1. Please take 30 seconds to register your free account to remove most ads, post topics, make friends, earn reward points at our store, and more!  
     
    TalkBass.com has been uniting the low end since 1998.  Join us! :)

Sonic Maximizer

Discussion in 'Effects [BG]' started by pineapplerobot, Jul 29, 2012.


  1. pineapplerobot

    pineapplerobot

    Jul 23, 2012
    Omaha, NE
    Who uses one and why? What do you like/dislike about them?

    I have a BBE 882i Sonic Maximizer in the rack mount of my older Fender Bassman 400 Combo amp. I've had it in there for a couple years now and took it out the other day because something was rattling on the amp and I thought that was the culprit. It was not. Either way, I liked the sound a bit more, it was more clear but the volume was a bit lower. I had used it more often when my rig just wasn't loud enough. Tell me your stories of them! I had a sound guy get pissed I was using one once, called me a "loser with a glorified boost switch." Not sure if I need it, so I'll be selling it... or maybe see how I like it with my current rig.

    What does TB thing about these things?
     
  2. Zooberwerx

    Zooberwerx Gold Supporting Member

    Dec 21, 2002
    Virginia Beach, VA
    Hate to say it but do a search. There are dozens of threads on this particular subject.

    Riis
     
  3. pineapplerobot

    pineapplerobot

    Jul 23, 2012
    Omaha, NE
    Ahhh, newb here, been a while since I have been on forums. My bad!
     
  4. Zooberwerx

    Zooberwerx Gold Supporting Member

    Dec 21, 2002
    Virginia Beach, VA
    No problem. The Sonic Max controversy has been going on for years here at TB. One camp thinks they're the greatest thing since sliced bread...the other feels they're better suited as doorstops.

    For God's sake, don't go over to the Repair / Set-up forum and mention "shims".

    Riis
     
  5. Vinnyboonbots

    Vinnyboonbots Banned

    May 25, 2012
    I won't get into the controversy. I think they're amazing for getting a cleaner, clearer sound. If you use it correctly, IN THE LEAST, it'll act as a power boost with virtually no hiss.
     
  6. Bassamatic

    Bassamatic keepin' the beat since the 60's Supporting Member

    The Sonic Maximizer is basically a high frequency expander. The more highs you have, the more it boosts them. Kinda like the highest band of the old 3BX expaqnder. Because there is so much high boost, it also has a fixed bass boost to help the sound stay somewhat balanced. It can create up to 26 dB of boost, so you must be careful of clipping.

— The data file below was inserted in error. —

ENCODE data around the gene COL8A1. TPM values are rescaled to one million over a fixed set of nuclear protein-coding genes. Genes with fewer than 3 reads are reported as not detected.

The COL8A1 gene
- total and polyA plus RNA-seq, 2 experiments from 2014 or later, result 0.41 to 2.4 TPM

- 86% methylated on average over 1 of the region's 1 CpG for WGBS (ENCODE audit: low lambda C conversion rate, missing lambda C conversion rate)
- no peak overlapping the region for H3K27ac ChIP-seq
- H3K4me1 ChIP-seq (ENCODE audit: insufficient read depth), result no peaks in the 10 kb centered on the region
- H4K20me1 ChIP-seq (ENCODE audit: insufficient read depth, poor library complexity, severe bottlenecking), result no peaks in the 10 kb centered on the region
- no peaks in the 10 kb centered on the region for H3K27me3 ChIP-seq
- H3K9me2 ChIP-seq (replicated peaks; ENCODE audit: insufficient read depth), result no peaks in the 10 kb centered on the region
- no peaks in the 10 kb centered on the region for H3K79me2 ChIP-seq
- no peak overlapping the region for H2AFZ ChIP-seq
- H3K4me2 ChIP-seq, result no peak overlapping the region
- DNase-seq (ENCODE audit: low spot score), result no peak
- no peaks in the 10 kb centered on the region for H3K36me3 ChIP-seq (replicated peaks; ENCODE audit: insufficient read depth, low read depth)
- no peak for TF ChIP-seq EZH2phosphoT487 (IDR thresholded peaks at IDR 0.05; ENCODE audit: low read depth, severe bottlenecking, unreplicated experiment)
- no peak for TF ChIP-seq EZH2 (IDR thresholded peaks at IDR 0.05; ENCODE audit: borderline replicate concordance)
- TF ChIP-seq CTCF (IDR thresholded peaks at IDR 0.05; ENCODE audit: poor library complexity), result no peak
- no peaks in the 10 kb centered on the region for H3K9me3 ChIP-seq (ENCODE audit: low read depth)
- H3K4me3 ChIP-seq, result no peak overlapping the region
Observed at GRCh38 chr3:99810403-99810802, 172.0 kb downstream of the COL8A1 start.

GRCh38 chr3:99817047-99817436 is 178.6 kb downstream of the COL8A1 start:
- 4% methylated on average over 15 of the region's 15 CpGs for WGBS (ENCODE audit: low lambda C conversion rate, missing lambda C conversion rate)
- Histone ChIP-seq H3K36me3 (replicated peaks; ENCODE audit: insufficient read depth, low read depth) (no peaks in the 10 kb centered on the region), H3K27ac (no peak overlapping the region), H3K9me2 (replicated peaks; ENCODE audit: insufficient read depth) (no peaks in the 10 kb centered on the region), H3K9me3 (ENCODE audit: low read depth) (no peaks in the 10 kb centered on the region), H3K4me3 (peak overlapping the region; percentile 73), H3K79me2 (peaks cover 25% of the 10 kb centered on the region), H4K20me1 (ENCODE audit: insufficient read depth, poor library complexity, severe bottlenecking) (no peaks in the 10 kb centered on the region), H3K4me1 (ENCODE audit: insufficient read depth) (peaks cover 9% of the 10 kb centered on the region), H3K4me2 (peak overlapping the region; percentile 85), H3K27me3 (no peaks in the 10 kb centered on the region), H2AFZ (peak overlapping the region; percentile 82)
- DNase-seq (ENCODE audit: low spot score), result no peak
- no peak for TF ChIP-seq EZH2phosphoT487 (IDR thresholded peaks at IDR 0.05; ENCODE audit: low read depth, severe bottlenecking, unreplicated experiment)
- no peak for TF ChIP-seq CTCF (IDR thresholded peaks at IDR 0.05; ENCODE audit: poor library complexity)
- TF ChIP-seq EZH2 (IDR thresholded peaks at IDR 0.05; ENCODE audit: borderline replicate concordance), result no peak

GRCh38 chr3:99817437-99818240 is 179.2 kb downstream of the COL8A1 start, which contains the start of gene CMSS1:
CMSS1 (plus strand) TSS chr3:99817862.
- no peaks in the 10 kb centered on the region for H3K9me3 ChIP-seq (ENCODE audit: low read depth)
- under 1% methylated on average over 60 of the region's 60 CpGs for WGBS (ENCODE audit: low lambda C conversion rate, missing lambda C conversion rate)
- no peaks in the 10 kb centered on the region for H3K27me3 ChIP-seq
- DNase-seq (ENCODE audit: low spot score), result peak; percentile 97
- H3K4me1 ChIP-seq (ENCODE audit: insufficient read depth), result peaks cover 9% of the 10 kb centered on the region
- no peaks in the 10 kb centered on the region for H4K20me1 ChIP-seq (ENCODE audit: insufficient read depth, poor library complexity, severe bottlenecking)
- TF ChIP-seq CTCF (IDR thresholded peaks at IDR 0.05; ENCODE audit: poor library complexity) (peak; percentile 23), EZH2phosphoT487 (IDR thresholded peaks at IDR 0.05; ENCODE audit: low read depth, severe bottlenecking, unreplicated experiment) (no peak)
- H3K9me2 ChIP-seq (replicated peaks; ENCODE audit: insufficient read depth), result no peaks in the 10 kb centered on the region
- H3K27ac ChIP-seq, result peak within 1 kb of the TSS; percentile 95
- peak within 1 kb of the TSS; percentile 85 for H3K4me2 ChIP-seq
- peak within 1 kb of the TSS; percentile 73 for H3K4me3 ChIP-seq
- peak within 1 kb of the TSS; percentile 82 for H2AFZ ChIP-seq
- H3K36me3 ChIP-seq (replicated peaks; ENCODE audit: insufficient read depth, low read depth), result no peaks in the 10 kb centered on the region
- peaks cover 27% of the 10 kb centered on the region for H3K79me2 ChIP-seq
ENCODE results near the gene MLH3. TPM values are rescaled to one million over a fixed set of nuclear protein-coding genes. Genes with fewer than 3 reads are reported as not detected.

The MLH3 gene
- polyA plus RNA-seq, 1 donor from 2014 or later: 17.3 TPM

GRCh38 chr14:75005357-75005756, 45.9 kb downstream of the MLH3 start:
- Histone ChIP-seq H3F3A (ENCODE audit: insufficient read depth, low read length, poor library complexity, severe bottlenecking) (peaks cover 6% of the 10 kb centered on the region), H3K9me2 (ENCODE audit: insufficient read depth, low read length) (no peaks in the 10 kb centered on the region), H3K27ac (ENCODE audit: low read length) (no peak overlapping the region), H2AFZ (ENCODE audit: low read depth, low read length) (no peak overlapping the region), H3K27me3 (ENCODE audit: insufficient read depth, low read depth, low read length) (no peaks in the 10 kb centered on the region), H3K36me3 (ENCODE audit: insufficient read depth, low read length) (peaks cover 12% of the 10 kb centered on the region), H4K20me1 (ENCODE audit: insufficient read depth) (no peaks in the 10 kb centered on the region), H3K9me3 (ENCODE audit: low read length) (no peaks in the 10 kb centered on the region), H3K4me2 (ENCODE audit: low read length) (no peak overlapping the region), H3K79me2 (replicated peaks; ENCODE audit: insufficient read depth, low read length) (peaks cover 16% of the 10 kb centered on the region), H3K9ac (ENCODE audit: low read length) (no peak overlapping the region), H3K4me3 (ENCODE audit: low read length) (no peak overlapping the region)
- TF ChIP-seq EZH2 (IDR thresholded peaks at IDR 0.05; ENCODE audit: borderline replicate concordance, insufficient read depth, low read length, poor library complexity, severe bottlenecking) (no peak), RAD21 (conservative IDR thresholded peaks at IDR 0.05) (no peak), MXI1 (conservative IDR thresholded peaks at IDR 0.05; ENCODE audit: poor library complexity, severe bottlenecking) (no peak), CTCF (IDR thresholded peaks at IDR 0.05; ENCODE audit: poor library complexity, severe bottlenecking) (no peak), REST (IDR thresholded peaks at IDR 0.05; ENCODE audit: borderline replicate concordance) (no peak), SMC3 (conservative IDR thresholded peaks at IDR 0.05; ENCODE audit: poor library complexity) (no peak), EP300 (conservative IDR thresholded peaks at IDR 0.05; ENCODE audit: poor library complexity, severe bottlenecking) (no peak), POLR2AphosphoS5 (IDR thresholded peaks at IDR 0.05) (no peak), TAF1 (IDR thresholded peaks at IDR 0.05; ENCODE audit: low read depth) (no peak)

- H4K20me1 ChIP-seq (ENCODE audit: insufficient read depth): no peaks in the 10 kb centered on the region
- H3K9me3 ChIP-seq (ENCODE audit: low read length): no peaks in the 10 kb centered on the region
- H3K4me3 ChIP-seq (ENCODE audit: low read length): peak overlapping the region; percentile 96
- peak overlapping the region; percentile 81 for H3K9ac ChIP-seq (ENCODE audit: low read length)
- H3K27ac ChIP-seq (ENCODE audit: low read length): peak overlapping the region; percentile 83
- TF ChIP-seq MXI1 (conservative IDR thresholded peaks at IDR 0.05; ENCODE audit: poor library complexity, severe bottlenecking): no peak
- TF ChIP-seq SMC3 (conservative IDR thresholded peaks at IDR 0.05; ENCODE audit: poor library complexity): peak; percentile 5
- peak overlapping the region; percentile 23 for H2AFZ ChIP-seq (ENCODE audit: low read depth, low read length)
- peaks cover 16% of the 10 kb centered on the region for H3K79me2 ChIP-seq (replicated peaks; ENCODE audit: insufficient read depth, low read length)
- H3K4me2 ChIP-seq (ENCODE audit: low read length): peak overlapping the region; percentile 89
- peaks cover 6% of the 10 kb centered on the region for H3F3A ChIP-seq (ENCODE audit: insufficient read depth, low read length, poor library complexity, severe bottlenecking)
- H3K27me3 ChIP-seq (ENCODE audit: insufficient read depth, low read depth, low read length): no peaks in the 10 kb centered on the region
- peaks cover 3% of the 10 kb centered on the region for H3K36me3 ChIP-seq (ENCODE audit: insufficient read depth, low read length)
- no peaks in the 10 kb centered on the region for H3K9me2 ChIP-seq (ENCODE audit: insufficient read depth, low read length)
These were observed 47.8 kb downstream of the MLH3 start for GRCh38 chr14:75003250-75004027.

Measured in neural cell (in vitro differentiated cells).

If you like the sound of extensive high boost - go for it.
     
  7. Vinnyboonbots

    Vinnyboonbots Banned

    May 25, 2012
    I disagree with this. It appears to boost highs because there is more clarity but there are actually more lows as well, but the lows are tighter.
     
  8. Bassamatic

    Bassamatic keepin' the beat since the 60's Supporting Member

    This is not my opinion. The techs I was working with have carefully analyzed the circuit. Boosted highs can help the lows seem more clear as well.
     
  9. Vinnyboonbots

    Vinnyboonbots Banned

    May 25, 2012
    Techs have varying opinions. There are definitely more lows as well. The entire overtone series is enhanced.
     
  10. phillybass101

    phillybass101

    Jan 12, 2011
    Artist, Trickfish Amplification Bartolini Emerging Artist, MTD Kingston Emerging Artist. Artist, Tsunami Cables
    I'm a day late and a dollaar short on this but I use one and I think a lot depends on the music you play. I play Funk and R&B and some Smooth Jazz. For these Genres the Sonic Maximizer works well. Even if I play with a guitarist I can still use it and it sounds good in the mix. In a rock setting it may be a different thing as you have to deal with guitars in the mix in a much different way. In Funk, the guitar is playing chords but they just add sparkle and flavor to the mix. In rock, guitars provide walls of sound, and some guitarists are rather bassy in their setup. In contrast, with funk, I'm competing with no one with the exception of a keyboard player who grew up in church and has a bass heavy left hand. And then of course there is the kick drum. To date I have not had a problem and the sonic maximer I use adds sparkle, and sizzle to the top as well a nice tight and still somewhat warm bottom to my mix. In a nutshell, in works for me in Funk, R&B, and Smooth Jazz. IMO bass players in rock groups have it harder in terms of dealing with stage sound, house sound, and the final mix. Much more mid-range is needed to cut through.
     
  11. Zooberwerx

    Zooberwerx Gold Supporting Member

    Dec 21, 2002
    Virginia Beach, VA
    The SM actually has two crossover points with subtle delays added to the mids and lows. BBE actually sent me the freq points and delay times but darned if I can find them. This is why you never want to stick them in an aux send / return or any configuration which blends the SM processed signal back into the main mix. It creates some very freaky cancellations...this I've heard firsthand.

    Riis
     
  12. scotch

    scotch It's not rocket science! Supporting Member

    Nov 12, 2006
    Albany, NY USA
    Please see Profile for Endorsement disclosures
    Based on BBE's own published specs, the Sonic Maximizer is a 2 band, boost-only shelving eq with a fixed (not adjustable) delay on the highs.

    If you turn up the "lo contour", you're just boosting the bass shelf. The "high process", simply boosting the high band shelf!
     

Share This Page